Here's the post that got this all started: "I was at a pool party where a friend, Bob Datta, had jumped into the water with his kids. Datta is a post-doc at Columbia, where he studies genes in Drosophila flies. I noticed that Bob had a tattoo of DNA on his shoulder. At first I thought it was a generic snippet of the molecule, but then Bob told me that it actually represents, in the genetic code, his wife's initials: EEE. Geek love in its noblest form." http://scienceblogs.com/loom/2007/08/06/branded_with_science.php
The Periodic Tattoo of Elements Posted by: Tim | August 6, 2007 http://scienceblogs.com/loom/2007/08/06/branded_with_science.php#comment-524778
In our case, my wife and I got tattoos as our wedding rings. I can still hear the guffaw of one of my wife's good friends at the wedding when it was announced what we did. Our tattoos are ankle rings composed of a siphonophore, deep sea relatives of the Portuguese Man-o-War. We modeled it after one of Haeckel's plates, but have since been told by the guy who knows more about siphonophores than anyone else alive that it "doesn't exist". That is one aspect for which it is not an apt symbol.Posted by: Allen | August 9, 2007 08:11 AM http://scienceblogs.com/loom/2007/08/08/welcome_to_sciencetattoocom.php#comment-528347
I'm a computer engineering student, and as I study a lot of math, I got Pi on my arm...Posted by: Jeff | August 9, 2007
I got it around 1990 when I was in graduate school. As I got deeper into the study of evolution, genetics, and human behavior, I realized that there was a tension between what my genes "wanted" me to do and what I wanted to do--from the fattiness of the foods I ate, to the selfishness/selflessness I showed to others, to issues with managing my money, my risk-taking, and my relationships, and more. It dawned on me that I was fighting a never-ending battle. Anyway, I tried to come up with a design that captured that tension and, once I did, decided to get it tattooed on my back... From Jay Phelan, UCLA. http://scienceblogs.com/loom/2007/08/08/welcome_to_sciencetattoocom.php
A reader writes: "This is my friend, Ira Klotzko, he's got a doc. in Physics and a great sense of humor. I won't share his original plan for the depiction of Uranus...One we can share is how he jokes that the tattoo is really accurate because, as is the case with his waistline, the universe is always expanding." http://scienceblogs.com/loom/2007/08/09/latest_ink_iracentric_cosmolog.php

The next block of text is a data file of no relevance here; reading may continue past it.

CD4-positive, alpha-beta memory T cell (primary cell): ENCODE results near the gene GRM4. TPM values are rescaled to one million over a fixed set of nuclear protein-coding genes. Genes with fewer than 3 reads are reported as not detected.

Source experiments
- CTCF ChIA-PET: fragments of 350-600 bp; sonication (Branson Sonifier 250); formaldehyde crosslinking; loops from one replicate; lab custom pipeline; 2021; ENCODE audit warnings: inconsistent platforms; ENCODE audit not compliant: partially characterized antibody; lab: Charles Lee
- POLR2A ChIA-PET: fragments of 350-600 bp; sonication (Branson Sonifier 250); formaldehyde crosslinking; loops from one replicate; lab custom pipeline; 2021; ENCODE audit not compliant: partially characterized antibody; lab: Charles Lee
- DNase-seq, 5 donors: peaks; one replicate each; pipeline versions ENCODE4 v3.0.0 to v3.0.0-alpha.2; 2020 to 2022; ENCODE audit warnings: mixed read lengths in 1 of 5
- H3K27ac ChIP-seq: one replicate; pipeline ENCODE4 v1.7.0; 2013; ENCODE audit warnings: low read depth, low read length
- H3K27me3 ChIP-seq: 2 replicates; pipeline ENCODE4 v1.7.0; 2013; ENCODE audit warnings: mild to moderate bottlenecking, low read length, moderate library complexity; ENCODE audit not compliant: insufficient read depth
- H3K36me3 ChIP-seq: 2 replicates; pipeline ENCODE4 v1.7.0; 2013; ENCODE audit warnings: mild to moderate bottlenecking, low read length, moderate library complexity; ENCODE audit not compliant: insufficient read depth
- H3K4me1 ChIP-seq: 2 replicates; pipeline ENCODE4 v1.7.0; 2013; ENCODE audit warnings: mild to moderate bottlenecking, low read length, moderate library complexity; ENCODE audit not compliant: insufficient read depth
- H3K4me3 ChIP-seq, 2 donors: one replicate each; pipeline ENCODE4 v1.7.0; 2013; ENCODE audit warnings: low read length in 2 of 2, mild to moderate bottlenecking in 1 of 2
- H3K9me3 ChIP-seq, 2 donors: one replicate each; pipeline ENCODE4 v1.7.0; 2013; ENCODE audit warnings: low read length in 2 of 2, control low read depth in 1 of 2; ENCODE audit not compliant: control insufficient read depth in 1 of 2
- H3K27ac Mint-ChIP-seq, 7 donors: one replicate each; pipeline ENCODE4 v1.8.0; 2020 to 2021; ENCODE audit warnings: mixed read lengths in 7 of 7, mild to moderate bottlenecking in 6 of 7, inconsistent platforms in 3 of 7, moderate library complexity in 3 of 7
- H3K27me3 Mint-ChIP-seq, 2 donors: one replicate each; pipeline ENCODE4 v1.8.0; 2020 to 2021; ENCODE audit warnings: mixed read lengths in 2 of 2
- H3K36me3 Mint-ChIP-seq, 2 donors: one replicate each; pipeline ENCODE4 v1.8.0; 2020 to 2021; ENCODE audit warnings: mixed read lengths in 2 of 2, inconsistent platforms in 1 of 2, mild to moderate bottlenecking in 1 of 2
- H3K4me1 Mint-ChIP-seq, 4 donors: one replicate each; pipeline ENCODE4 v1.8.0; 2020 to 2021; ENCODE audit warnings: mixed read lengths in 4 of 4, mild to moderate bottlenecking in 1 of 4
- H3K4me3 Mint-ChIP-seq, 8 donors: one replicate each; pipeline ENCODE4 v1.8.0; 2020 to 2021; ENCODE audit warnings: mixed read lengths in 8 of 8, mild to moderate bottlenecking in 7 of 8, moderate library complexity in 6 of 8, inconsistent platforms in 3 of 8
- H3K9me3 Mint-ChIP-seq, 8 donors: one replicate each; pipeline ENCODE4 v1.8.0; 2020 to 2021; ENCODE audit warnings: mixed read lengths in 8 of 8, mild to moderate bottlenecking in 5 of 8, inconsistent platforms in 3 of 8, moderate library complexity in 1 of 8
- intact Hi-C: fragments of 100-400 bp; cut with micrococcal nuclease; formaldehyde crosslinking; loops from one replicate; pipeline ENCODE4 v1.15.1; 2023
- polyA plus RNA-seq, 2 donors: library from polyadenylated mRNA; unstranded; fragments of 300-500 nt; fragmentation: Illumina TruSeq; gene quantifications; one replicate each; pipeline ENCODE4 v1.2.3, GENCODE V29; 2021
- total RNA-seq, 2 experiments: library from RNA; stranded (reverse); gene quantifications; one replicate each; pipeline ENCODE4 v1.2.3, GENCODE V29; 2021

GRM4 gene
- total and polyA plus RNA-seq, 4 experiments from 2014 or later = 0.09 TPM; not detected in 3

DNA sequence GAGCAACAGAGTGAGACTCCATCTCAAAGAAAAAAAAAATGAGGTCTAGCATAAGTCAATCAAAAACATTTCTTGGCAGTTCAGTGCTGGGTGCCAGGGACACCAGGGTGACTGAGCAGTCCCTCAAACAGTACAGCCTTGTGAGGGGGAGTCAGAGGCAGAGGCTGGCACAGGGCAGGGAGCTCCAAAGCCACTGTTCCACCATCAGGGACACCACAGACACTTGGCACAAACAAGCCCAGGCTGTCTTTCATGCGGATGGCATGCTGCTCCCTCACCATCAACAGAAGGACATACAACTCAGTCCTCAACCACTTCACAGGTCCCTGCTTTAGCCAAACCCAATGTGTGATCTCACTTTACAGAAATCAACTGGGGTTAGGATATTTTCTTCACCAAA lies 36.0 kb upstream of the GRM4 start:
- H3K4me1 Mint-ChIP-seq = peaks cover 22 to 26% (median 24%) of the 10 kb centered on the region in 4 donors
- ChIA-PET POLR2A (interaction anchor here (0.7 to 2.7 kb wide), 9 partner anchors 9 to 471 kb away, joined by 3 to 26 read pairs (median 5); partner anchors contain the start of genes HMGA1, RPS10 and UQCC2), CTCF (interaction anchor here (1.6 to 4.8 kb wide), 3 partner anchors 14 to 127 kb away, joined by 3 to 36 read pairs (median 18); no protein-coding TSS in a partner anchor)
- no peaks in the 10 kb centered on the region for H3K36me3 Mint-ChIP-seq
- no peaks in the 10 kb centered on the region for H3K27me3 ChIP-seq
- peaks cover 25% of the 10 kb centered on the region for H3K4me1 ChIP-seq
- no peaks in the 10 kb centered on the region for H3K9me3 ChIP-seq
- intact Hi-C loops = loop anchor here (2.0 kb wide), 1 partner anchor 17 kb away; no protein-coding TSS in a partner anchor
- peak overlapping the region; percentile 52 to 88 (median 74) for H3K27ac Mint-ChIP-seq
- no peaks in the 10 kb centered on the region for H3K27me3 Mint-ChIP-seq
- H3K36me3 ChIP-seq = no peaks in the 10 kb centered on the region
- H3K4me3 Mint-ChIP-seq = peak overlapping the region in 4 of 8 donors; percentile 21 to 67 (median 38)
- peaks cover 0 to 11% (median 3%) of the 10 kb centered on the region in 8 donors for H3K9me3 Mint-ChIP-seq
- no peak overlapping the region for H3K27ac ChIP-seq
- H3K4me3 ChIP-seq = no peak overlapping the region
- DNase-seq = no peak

I cleverly disguised my 'science' tattoo as yet-another-asian-character. I had the chinese words yu zhao tattooed over my spine just below the collar-line. Roughly translated (because as Inara says on that Firefly episode, "there are nuances of meaning) it means Cosmos. And just to really geek out - I got the idea from a report done on gravitation submitted to the International Geophysical Union.http://a775.ac-images.myspacecdn.com/01265/47/74/1265194774_l.jpg
Posted by: Andrew Krause | August 9, 2007 01:51 PM http://scienceblogs.com/loom/2007/08/06/branded_with_science.php#comment-528830
In a former life i graduated with bs's in microbiology and zoology. i worked for a short time as a lab monkey in a plant path lab doing microscopy. someday, if/when i find my brain again, i intend go to gradual school and do something with molecular biology. before i graduated, i committed my love of biology to ink and flesh....it is representative not only of my interest in genetics, but it also contains my and my husband's initials. (awwwwww)
interestingly enough, just last night i posted on my own blog about the history of my current ink and the prospects for future tats. i haven't figured out what they will be yet, but there will be at least three more (or one large one). p.s. do you know how hard it is to take a picture of the side of one's own ankle while holding said appendage off the ground so no one can see my dirty kitchen floor in the background?
Posted by: knobody | August 7, 2007 12:46 AM http://scienceblogs.com/loom/2007/08/06/branded_with_science.php#comment-525388